Text attribute control via closed−loop disentanglement
Lei Sha and Thomas Lukasiewicz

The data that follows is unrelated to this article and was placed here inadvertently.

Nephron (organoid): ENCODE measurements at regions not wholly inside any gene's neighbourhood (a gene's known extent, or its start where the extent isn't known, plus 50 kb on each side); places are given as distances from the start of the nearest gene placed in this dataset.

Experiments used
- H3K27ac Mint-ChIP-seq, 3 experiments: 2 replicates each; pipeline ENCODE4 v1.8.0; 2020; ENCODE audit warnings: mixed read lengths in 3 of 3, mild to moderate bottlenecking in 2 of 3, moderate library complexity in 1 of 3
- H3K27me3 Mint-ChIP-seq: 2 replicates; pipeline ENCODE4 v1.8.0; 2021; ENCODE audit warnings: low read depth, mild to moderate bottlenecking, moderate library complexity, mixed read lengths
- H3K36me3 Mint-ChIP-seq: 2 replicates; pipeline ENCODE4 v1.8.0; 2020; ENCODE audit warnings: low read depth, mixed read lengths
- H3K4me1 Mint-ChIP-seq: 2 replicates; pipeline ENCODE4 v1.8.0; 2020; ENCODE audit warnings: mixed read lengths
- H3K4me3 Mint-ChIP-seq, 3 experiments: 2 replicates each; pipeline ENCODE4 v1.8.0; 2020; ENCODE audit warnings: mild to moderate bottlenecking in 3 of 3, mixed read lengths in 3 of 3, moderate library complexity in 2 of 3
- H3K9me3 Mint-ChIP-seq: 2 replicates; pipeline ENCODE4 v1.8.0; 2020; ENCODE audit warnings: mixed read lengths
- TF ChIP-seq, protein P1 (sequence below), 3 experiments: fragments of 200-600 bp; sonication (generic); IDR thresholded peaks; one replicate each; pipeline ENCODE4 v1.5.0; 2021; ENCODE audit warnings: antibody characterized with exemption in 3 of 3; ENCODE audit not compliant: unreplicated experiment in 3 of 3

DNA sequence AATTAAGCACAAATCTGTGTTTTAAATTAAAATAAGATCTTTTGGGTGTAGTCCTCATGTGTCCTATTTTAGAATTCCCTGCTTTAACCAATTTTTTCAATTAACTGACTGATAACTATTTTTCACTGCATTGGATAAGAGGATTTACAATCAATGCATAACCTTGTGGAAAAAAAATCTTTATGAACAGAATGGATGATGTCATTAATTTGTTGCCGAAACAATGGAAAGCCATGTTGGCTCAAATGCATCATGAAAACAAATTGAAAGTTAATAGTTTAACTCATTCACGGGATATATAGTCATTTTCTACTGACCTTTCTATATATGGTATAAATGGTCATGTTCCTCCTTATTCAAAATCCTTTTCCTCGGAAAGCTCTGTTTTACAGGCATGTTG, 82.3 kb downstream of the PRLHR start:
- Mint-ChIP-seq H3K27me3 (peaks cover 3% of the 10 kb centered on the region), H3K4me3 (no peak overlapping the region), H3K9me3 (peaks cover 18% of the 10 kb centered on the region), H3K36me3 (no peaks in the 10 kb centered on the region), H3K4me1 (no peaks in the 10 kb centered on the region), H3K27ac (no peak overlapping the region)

Changing an attribute of a text without changing the content usually requires to first disentangle the text into irrelevant attributes and content representations. After that, in the inference phase, the representation of one attribute is tuned to a different value, expecting that the corresponding attribute of the text can also be changed accordingly. The usual way of disentanglement is to add some constraints on the latent space of an encoder-decoder architecture, including adversarial-based constraints and mutual-information-based constraints. However, the previous semi-supervised processes of attribute change are usually not enough to guarantee the success of attribute change and content preservation. In this paper, we propose a novel approach to achieve a robust control of attributes while enhancing content preservation. In this approach, we use a semi-supervised contrastive learning method to encourage the disentanglement of attributes in latent spaces. Differently from previous works, we re-disentangle the reconstructed sentence and compare the re-disentangled latent space with the original latent space, which makes a closed-loop disentanglement process. This also helps content preservation. In addition, the contrastive learning method is also able to replace the role of minimizing mutual information and adversarial training in the disentanglement process, which alleviates the computation cost. We conducted experiments on three text datasets, including the Yelp Service review dataset, the Amazon Product review dataset, and the GoEmotions dataset. The experimental results show the effectiveness of our model.